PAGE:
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How and why people with amyotrophic lateral sclerosis engage with healthcare services: A qualitative study of service users’ experiences in Ireland Geraldine.

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Presentation on theme: "How and why people with amyotrophic lateral sclerosis engage with healthcare services: A qualitative study of service users’ experiences in Ireland Geraldine."— Presentation transcript:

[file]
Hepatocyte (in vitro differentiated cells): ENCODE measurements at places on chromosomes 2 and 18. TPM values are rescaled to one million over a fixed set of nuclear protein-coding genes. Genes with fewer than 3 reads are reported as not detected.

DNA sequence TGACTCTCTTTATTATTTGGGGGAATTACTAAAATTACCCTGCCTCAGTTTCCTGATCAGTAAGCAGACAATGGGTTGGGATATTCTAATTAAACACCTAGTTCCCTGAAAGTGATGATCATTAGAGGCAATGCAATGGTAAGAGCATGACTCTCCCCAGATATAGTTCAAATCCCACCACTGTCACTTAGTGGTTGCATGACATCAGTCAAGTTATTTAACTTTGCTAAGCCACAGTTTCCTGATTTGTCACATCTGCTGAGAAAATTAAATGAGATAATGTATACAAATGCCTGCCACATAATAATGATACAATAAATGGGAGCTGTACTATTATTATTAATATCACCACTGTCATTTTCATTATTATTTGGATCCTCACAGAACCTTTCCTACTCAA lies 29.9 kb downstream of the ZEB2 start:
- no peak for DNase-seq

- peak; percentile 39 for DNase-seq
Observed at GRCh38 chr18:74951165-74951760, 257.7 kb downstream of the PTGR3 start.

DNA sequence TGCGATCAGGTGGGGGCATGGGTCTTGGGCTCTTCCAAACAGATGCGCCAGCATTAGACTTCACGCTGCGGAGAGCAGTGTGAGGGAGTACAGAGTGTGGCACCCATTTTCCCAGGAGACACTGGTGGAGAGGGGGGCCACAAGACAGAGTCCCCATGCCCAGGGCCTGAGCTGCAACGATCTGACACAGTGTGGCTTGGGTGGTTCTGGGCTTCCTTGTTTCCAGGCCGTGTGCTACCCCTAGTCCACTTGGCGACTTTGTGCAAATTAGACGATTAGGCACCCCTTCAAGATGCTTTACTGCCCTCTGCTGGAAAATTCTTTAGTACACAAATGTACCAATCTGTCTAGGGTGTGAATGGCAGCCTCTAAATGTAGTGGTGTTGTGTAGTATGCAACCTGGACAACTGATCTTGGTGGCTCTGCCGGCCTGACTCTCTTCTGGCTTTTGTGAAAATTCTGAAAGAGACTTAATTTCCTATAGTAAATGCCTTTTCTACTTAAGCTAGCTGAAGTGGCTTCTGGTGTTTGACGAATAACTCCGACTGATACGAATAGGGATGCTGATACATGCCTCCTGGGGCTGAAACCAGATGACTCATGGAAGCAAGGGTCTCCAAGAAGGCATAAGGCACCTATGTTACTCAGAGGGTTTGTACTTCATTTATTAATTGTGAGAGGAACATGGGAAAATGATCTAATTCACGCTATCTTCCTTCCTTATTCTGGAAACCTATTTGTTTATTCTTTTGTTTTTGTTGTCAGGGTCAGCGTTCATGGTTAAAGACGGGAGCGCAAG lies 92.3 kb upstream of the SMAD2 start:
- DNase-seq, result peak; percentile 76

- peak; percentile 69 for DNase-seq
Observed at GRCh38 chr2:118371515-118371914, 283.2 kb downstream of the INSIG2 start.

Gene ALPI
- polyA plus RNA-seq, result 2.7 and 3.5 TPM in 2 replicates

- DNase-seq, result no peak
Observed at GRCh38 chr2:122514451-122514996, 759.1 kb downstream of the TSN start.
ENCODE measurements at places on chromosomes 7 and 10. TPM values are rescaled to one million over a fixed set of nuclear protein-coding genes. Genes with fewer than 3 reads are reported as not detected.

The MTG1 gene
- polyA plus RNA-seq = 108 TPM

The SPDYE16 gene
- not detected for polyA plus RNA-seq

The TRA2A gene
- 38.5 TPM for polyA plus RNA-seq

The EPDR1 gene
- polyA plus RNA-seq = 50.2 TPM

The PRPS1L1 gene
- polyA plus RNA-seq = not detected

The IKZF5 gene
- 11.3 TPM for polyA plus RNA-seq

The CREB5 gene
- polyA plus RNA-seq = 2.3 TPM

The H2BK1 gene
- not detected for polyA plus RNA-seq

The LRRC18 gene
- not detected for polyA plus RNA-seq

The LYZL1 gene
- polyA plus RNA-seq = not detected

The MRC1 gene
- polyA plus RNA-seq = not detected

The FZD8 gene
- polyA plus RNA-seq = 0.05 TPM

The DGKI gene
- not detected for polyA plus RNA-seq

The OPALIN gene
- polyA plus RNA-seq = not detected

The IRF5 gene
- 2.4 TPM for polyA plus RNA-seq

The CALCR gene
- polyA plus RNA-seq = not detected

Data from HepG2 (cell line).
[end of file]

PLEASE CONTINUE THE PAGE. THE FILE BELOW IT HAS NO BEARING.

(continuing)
1 How and why people with amyotrophic lateral sclerosis engage with healthcare services: A qualitative study of service users’ experiences in Ireland Geraldine Foley 1, Virpi Timonen 1, Orla Hardiman 2,3 Background Findings Theoretical conclusions Research Method To identify key parameters of healthcare experiences among people with ALS from their perspective To develop substantive theory about how people with ALS engage with healthcare services Adapting to loss by exerting control in healthcare services To identify key variables that shape how people with ALS engage with healthcare services To identify key psycho-social processes that explain how and why people with ALS engage with healthcare services Study aims Objectives Qualitative methods: Grounded Theory 1 Participants’ experiences of healthcare services conceptualised from the ‘ground up’ (inductive approach) Diverse group (n = 34) of participants in the Republic of Ireland sampled (without pre-defined geographical location) from Irish ALS population-based register (ca 265) September August 2012 Participants sampled using purposive and theoretical sampling procedures In-depth qualitative interviews conducted with each participant in their homes (n=32), nursing home (n=1) and hospice (n=1) Interviews transcribed verbatim Data gathered and analysed in tandem Data analysed using open, axial, and selective coding procedures to identify key variables (categories) Relationships between categories explain how and why people with ALS engage with healthcare services Relationships between categories (variables) form substantive theory 8 th World Research Congress of the European Association for Palliative Care, Lleida, Spain 5-7 June 2014 References 1. Corbin J, Strauss A (2008). Basics of qualitative research. Techniques and procedures for developing grounded theory (3 rd ed). London: Sage Acknowledgements We thank all participants for sharing their experiences. We also thank the Health Research Board (HRB) of Ireland for funding this study [HPF/2011/1]. 1 School of Social Work & Social Policy, Trinity College Dublin, Ireland 2 Academic Unit of Neurology, School of Medicine, Trinity College Dublin, Ireland 3 Department of Neurology, Beaumont Hospital Dublin, Ireland Amyotrophic lateral sclerosis (ALS) is a rapidly progressive and terminal neurological disorder. Over 60% of people with ALS die within 1,000 days from disease onset. People with ALS engage with a broad range of healthcare services that extend from symptom onset to end-of-life care. Researchers have explored ALS service users’ experiences of services (in general and in specific domains of care) but little was known about how and why people with ALS engage with healthcare services. Participants sought to be in control of care when they engaged with healthcare services and they exerted control in healthcare to adapt to loss (including loss of control) in their lives: “I think as I say that when you have a pain you say I need a pain killer. My breathing is changing but I don’t want to lose control so if you need to breathe, you have to say I need that [NIPPV] to be in control [of care].” (participant #34) Participants equated living with ALS to a life of unremitting and insurmountable loss. Loss of control was central to their experience of loss: “I find myself in a constant battle, day after day because this, this MND [ALS] alien that has taken over my body and that I have not too much defence against. Normally in, in a war you win some battles, I’m losing all the battles and I know for a fact I’m going to lose the war. The war, the war is lost already because MND [ALS] is going to take me anyhow, but I’m not winning any battles because I feel that I don’t have, the arms that I’m provided with in no way, can in any way defeat or even hold back this alien that is taking me over.” (participant #31) Rendering control to service providers on their own terms also enabled participants to feel in control of their care: “I’ve been telling everybody that I want to keep my independence. But I have now got to the stage you know the steps of being independent are further away... I’d listen to advice but I mean the plan is going ahead. I mean I’ve made my plans … I’m very happy living here [home] and I plan to stay on here … I mean one is very lucky if one gets the back-up that I’ve got from the services … As my mobility declines I can ask them [healthcare professionals] what to do and they come up with answers.” (participant #25) (no control over loss) Exerting control in care Feeling in control of care Rendering control on own terms Fosters control Adapting to loss Context: Family and life-stage roles s s Family was primary context to how participants engaged with healthcare services. Participants made decisions about care in the interest of family, in order to reassure family and be reassured by family: “I accept we must all die. I accept what is coming … I prefer to be at home [for end-of-life care] and to have someone near me at night, my family, [spouse], my sons and daughters … I don’t want to be alone.” (participant #14) “I had to consider my family and the implications, it’s [assisted suicide] like a suicide, it’s like a suicide that you know, the pebble in the water, it spreads out, affects so many people and I suppose a lot of family like with, with suicide, you know, they get angry that you were selfish, you know why did you do it … There are serious implications for them because they want you just for another day.” (participant #12) Participants without a significant other and/or dependants felt they had more freedom than those with family to make decisions about their own care: “You see I don’t feel the need to hang on at any cost. If I had a husband, wife, children, it might be different so I am free to make the choice.” (participant #25) Participants’ emotions surrounding their desire to live on with ALS and their desire to die soon, were based on their perceived responsibilities as a parent (or their perceived freedom from such responsibilities): “I’d love to wake up in the morning with my toes permanently up. That is, dead! … I’ve my kids raised and everything... I’m lucky to have reached eighty and happy with what I’ve done.” (participant #13) “I have a wonderful relationship with my children, we’re very close. If they were adults they would probably deal with it better, so I am hanging on for that if I can. It’s all for them and that’s what brings the tears.” (participant #16) Participants with dependent children were less accepting of impending death and somewhat more likely to engage with interventions that would enable them to “be there” for their children: Exerting control in healthcare services is an adaptive response to loss in ALS Life-course trajectories shape how people with ALS engage with healthcare services Implications for practice Enable people with ALS to be in control of their care by engaging with them on their own terms Be attuned to the context of family roles in decision- making in ALS care Pay attention to how parenthood (at different life stages) guides the decisions people with ALS make about their care Family Parenthood Acceptance Age Life stage Loss Control Reassurance